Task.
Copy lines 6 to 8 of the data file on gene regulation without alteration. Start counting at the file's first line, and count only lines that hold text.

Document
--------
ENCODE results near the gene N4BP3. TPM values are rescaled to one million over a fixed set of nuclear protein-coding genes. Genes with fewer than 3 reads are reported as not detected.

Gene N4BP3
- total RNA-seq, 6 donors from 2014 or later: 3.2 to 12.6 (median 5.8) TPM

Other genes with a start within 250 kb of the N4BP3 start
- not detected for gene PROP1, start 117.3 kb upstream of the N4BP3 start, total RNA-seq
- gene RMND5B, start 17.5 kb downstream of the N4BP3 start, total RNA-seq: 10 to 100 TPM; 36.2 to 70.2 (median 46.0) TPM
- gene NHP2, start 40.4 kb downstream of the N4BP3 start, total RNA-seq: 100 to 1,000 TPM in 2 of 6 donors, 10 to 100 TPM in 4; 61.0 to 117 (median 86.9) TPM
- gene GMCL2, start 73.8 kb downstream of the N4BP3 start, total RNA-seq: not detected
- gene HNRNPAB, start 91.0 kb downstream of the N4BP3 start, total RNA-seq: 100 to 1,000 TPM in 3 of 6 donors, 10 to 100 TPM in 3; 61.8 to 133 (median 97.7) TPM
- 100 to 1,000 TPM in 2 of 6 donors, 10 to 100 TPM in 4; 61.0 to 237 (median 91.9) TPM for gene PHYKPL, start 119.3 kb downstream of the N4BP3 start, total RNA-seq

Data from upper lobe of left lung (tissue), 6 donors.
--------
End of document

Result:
- gene RMND5B, start 17.5 kb downstream of the N4BP3 start, total RNA-seq: 10 to 100 TPM; 36.2 to 70.2 (median 46.0) TPM
- gene NHP2, start 40.4 kb downstream of the N4BP3 start, total RNA-seq: 100 to 1,000 TPM in 2 of 6 donors, 10 to 100 TPM in 4; 61.0 to 117 (median 86.9) TPM
- gene GMCL2, start 73.8 kb downstream of the N4BP3 start, total RNA-seq: not detected